HeroWear Apex Science Overview

10 Things We Know

Science is in our veins. Pioneering research on this exosuit technology started in 2015 at a leading biomechanics laboratory at Vanderbilt University. HeroWear spun out from this lab a few years later after multiple prototypes, successful experiments, peer-reviewed publications, and patents on the core technology. And the scientific studies haven’t stopped since.

The Apex is one of the most heavily researched and scientifically validated exoskeletons in the world. And the results are unequivocal. There have been over a dozen academic research studies on the Apex (and the prototypes that led to it) from institutions like:

  • Auburn University
  • Vanderbilt University
  • Iowa State University
  • University of Wyoming
  • Arizona State University
  • Pennsylvania State University
  • Georgia Institute of Technology
  • Berlin University of Applied Sciences and Technology

And there have been dozens of industry field studies completed using the Apex, conducted by HeroWear as well as independently run trials by organizations like:

  • DHL (logistics)
  • Cargill (manufacturing)
  • SAIF (insurance company)
  • Construction Scotland Innovation Centre

Here are 10 things we know about the Apex from university and industry studies. And just as importantly, there’s a brief summary of the consistent and converging results from rigorous studies in labs and workplaces around the world, which underpin how and why we know these things.

1) Apex reduces the strain on back muscles

Back muscle strain reduction has been proven repeatedly. Vanderbilt University studies measured back muscle activity reductions of 14-43% and muscle fatigue reductions of 29-47% when wearing an exosuit during different bending and lifting tasks (Lamers 2018, 2020). Independent validation studies from Iowa State University (Vathing 2022) and the University of Wyoming (Gorsic 2021) found similar, corroborating evidence. Our published field studies with international logistics and retail companies also confirmed similar back muscle activity reductions when workers wore exosuits (Yandell 2020). Industry-led trials have further solidified the scientific evidence of back strain relief. For instance, SAIF, an Oregon-based insurance company, independently conducted trials with several of its policyholders and after multiple weeks of use reported a 73% reduction in low back discomfort at work when wearing the Apex.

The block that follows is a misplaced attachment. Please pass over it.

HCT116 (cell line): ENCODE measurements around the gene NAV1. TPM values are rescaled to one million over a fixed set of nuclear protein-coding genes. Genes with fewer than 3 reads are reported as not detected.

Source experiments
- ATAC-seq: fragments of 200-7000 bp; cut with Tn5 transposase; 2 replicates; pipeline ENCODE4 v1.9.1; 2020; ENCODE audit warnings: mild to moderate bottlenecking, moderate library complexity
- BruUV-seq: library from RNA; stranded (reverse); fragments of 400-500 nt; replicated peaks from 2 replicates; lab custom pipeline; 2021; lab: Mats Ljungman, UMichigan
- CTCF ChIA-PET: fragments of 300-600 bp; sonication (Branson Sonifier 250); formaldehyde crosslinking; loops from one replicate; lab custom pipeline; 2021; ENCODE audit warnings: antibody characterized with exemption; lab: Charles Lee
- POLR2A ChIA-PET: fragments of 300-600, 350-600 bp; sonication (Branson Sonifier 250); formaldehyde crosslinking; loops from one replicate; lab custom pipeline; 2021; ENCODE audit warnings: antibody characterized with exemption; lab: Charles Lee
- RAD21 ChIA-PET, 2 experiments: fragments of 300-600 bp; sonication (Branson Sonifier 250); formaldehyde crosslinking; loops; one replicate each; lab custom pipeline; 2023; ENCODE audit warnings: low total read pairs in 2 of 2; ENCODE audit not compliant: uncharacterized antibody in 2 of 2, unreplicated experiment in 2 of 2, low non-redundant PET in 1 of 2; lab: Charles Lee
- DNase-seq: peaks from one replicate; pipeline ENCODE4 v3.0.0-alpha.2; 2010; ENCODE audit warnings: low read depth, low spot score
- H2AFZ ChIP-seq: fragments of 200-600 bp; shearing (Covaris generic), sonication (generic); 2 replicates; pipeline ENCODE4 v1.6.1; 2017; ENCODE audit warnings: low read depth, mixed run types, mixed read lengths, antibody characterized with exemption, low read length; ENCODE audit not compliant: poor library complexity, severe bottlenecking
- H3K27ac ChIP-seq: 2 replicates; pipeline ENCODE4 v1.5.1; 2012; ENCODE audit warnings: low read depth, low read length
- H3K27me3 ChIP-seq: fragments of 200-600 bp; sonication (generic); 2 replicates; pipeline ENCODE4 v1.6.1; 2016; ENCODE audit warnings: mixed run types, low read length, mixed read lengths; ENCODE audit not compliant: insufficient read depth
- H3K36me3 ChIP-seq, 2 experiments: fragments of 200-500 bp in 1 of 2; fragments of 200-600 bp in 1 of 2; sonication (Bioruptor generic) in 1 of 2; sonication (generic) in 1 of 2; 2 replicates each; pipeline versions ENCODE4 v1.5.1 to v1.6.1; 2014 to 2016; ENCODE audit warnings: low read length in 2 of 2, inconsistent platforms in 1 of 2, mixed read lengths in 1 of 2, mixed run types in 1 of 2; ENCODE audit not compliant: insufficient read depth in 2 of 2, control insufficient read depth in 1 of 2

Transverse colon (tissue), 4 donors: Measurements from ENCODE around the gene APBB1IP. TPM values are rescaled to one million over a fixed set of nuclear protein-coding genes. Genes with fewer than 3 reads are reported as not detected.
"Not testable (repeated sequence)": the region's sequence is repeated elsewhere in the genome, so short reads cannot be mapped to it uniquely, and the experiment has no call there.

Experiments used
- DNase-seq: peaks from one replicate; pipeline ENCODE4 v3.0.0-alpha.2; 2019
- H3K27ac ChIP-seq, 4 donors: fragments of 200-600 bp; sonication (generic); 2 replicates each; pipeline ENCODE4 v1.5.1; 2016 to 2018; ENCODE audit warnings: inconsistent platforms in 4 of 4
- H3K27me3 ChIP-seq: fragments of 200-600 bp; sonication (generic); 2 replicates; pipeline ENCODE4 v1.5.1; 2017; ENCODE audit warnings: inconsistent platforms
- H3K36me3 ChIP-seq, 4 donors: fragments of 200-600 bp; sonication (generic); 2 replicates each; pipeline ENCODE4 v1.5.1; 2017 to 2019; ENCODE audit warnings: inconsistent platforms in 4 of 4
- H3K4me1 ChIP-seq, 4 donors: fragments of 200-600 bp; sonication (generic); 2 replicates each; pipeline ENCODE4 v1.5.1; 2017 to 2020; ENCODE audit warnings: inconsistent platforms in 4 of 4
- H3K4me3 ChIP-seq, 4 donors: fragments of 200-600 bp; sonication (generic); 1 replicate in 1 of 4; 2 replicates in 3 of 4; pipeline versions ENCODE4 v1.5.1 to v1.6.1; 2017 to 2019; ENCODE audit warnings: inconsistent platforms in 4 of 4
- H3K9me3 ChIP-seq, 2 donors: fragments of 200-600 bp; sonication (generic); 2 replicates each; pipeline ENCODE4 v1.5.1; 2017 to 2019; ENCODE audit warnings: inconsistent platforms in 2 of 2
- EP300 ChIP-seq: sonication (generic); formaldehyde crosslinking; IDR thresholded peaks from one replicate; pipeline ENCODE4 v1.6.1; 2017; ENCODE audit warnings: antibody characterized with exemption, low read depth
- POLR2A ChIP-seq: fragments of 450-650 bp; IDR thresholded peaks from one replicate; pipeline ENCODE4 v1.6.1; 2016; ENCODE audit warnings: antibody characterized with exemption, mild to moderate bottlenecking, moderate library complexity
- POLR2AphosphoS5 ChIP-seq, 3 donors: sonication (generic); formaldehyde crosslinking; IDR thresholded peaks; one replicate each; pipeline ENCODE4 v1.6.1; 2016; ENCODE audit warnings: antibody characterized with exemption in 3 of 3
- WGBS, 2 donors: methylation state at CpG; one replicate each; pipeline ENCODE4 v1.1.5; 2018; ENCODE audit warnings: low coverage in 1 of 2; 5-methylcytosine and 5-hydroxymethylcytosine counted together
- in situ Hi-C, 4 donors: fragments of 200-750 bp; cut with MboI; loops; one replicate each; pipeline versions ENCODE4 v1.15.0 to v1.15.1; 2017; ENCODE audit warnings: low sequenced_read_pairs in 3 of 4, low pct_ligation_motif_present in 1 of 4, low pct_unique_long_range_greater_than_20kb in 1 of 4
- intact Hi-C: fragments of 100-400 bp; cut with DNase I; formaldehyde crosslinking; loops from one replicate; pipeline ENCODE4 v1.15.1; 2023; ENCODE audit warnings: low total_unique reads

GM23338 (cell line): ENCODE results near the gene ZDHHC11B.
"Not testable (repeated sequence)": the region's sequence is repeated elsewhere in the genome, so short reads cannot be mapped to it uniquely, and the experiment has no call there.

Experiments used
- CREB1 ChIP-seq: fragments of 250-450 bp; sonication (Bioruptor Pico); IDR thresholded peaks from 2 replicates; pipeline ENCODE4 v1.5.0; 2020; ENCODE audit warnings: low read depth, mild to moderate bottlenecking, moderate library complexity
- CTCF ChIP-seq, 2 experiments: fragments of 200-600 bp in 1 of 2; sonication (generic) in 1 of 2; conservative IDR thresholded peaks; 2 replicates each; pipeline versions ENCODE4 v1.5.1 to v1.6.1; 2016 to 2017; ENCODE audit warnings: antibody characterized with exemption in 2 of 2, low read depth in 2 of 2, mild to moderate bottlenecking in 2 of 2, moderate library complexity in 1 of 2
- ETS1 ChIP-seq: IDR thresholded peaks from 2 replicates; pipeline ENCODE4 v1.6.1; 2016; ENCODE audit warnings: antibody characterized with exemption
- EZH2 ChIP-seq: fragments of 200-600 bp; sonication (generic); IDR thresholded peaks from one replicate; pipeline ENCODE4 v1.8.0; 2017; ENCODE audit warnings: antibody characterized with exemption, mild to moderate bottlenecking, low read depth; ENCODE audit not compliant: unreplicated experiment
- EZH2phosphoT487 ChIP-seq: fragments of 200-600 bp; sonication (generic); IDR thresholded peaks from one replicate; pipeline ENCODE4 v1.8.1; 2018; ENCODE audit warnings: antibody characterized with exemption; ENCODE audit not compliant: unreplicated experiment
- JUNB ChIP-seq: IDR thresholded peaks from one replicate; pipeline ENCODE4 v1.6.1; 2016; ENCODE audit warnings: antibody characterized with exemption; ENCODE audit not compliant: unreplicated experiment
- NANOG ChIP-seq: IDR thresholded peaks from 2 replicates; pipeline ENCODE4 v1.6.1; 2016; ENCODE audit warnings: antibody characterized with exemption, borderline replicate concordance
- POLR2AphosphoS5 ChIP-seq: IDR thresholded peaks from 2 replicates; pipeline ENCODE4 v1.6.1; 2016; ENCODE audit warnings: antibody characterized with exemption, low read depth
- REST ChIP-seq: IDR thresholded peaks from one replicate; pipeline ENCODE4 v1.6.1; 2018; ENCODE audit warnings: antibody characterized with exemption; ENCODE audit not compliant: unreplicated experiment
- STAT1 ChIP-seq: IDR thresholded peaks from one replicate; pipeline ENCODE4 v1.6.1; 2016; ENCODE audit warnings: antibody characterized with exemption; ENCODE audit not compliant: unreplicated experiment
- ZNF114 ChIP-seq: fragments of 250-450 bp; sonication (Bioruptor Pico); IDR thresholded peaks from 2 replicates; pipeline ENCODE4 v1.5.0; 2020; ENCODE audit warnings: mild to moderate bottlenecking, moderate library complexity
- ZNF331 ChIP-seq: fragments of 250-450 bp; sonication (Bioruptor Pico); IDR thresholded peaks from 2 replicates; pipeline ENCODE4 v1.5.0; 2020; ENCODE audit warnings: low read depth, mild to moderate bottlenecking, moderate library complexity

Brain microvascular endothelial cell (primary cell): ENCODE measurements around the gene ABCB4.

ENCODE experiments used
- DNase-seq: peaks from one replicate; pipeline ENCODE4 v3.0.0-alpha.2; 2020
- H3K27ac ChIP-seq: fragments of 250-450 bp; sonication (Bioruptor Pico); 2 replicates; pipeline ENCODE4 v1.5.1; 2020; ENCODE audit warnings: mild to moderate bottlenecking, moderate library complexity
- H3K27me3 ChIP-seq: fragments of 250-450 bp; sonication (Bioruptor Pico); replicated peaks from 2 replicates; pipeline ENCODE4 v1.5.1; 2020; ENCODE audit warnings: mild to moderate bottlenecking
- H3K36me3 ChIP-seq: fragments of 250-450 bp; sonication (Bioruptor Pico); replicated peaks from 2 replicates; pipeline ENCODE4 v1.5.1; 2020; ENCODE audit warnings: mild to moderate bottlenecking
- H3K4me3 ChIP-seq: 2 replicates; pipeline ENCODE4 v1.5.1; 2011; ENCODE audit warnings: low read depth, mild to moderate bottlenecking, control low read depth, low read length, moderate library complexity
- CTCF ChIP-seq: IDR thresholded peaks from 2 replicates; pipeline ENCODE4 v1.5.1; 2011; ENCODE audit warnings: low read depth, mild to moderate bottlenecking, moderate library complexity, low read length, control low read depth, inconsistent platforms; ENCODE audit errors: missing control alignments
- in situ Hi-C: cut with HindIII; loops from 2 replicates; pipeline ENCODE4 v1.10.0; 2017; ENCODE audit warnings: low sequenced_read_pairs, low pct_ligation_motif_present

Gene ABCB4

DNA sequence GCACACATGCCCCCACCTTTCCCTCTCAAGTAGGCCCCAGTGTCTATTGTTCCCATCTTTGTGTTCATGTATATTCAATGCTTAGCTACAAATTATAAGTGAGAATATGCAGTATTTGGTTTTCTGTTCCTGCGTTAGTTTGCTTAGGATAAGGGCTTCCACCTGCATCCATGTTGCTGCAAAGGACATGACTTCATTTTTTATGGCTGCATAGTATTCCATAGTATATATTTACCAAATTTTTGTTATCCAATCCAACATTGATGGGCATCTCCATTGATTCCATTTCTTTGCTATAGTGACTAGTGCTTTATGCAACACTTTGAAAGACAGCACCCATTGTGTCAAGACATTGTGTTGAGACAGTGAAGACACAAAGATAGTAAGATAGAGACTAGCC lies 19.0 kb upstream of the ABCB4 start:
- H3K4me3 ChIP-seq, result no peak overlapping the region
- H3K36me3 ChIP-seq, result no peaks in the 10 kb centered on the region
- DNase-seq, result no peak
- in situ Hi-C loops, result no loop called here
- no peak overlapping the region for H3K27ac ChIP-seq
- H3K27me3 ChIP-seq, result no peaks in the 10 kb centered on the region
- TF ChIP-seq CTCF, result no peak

Note: The ability to biomechanically and substantially reduce back muscle strain during bending and lifting is one of the main differentiators of exosuits versus traditional back belts, which have not proven to be effective. To learn more about the science of how human augmentation exosuits like the Apex differ from back belts, check out the Knowledge Base on the HeroWear website.
Apex reduces compression force on spinal discs

2) The Apex reduces compression force on spinal discs.

Multiple studies based on electromyography (muscle activity), musculoskeletal modeling, force-instrumented devices, human biomechanics, and ergonomics experiments have shown that exosuits like the Apex reduce spine compression force during bending and lifting. For instance, a Vanderbilt University study (Lamers 2018) estimated a 5-10% reduction in spine compression force when wearing an exosuit. A Queen’s University study (Abdoli-Eramaki 2007) provided similar, corroborating evidence and includes an extended discussion of the biomechanical principles. Several newer studies have provided further evidence confirming spinal disc offloading (e.g., Lamers 2021, Yun 2021). The simplest explanation of how it works: the leverage provided by the exosuit acts like an artificial set of back muscles. But if you want the more detailed biomechanical explanation of how the exosuit’s moment arm about the spine provides a larger mechanical advantage and why this reduces both muscle and spine forces–along with a visual analogy to give you a better intuition–then check out the “How does the HeroWear Apex work?” video on the HeroWear YouTube channel.